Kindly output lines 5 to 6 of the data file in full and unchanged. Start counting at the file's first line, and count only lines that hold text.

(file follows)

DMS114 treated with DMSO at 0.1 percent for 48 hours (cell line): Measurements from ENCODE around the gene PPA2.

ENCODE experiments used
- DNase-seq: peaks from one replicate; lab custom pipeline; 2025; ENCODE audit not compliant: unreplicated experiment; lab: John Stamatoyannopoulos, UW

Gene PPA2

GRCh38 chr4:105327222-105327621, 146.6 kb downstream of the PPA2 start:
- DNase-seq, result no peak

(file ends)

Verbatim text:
GRCh38 chr4:105327222-105327621, 146.6 kb downstream of the PPA2 start:
- DNase-seq, result no peak